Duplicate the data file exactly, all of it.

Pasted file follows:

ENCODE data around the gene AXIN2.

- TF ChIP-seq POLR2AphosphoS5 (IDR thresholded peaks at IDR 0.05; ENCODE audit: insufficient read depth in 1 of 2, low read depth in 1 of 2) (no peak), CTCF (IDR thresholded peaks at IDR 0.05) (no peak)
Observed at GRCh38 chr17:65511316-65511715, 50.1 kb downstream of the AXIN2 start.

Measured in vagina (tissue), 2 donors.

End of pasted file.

ENCODE data around the gene AXIN2.

- TF ChIP-seq POLR2AphosphoS5 (IDR thresholded peaks at IDR 0.05; ENCODE audit: insufficient read depth in 1 of 2, low read depth in 1 of 2) (no peak), CTCF (IDR thresholded peaks at IDR 0.05) (no peak)
Observed at GRCh38 chr17:65511316-65511715, 50.1 kb downstream of the AXIN2 start.

Measured in vagina (tissue), 2 donors.